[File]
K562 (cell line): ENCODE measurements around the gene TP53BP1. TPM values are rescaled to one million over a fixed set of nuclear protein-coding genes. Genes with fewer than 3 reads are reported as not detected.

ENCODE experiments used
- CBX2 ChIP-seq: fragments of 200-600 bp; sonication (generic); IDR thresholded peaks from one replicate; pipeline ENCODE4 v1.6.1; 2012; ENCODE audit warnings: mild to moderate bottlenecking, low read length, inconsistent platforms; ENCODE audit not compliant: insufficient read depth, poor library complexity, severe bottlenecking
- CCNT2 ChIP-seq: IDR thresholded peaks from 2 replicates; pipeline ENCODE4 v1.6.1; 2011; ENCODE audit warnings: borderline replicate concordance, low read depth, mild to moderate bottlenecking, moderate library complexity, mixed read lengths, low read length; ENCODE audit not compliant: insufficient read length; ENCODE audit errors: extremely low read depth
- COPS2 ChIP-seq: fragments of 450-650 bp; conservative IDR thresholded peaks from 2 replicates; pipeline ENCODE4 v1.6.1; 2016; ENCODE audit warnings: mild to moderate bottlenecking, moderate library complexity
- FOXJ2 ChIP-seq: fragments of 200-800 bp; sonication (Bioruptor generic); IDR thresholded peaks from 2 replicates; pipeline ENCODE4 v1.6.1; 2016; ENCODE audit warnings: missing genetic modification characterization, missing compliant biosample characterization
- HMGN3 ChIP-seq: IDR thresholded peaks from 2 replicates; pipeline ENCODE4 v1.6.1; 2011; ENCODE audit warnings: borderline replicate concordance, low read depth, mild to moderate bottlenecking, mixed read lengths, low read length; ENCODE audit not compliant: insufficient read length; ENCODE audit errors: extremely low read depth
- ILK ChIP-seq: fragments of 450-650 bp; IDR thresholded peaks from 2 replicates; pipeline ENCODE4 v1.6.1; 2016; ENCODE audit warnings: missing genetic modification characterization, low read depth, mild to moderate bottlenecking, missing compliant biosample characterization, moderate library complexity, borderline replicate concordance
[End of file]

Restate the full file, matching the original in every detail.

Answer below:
K562 (cell line): ENCODE measurements around the gene TP53BP1. TPM values are rescaled to one million over a fixed set of nuclear protein-coding genes. Genes with fewer than 3 reads are reported as not detected.

ENCODE experiments used
- CBX2 ChIP-seq: fragments of 200-600 bp; sonication (generic); IDR thresholded peaks from one replicate; pipeline ENCODE4 v1.6.1; 2012; ENCODE audit warnings: mild to moderate bottlenecking, low read length, inconsistent platforms; ENCODE audit not compliant: insufficient read depth, poor library complexity, severe bottlenecking
- CCNT2 ChIP-seq: IDR thresholded peaks from 2 replicates; pipeline ENCODE4 v1.6.1; 2011; ENCODE audit warnings: borderline replicate concordance, low read depth, mild to moderate bottlenecking, moderate library complexity, mixed read lengths, low read length; ENCODE audit not compliant: insufficient read length; ENCODE audit errors: extremely low read depth
- COPS2 ChIP-seq: fragments of 450-650 bp; conservative IDR thresholded peaks from 2 replicates; pipeline ENCODE4 v1.6.1; 2016; ENCODE audit warnings: mild to moderate bottlenecking, moderate library complexity
- FOXJ2 ChIP-seq: fragments of 200-800 bp; sonication (Bioruptor generic); IDR thresholded peaks from 2 replicates; pipeline ENCODE4 v1.6.1; 2016; ENCODE audit warnings: missing genetic modification characterization, missing compliant biosample characterization
- HMGN3 ChIP-seq: IDR thresholded peaks from 2 replicates; pipeline ENCODE4 v1.6.1; 2011; ENCODE audit warnings: borderline replicate concordance, low read depth, mild to moderate bottlenecking, mixed read lengths, low read length; ENCODE audit not compliant: insufficient read length; ENCODE audit errors: extremely low read depth
- ILK ChIP-seq: fragments of 450-650 bp; IDR thresholded peaks from 2 replicates; pipeline ENCODE4 v1.6.1; 2016; ENCODE audit warnings: missing genetic modification characterization, low read depth, mild to moderate bottlenecking, missing compliant biosample characterization, moderate library complexity, borderline replicate concordance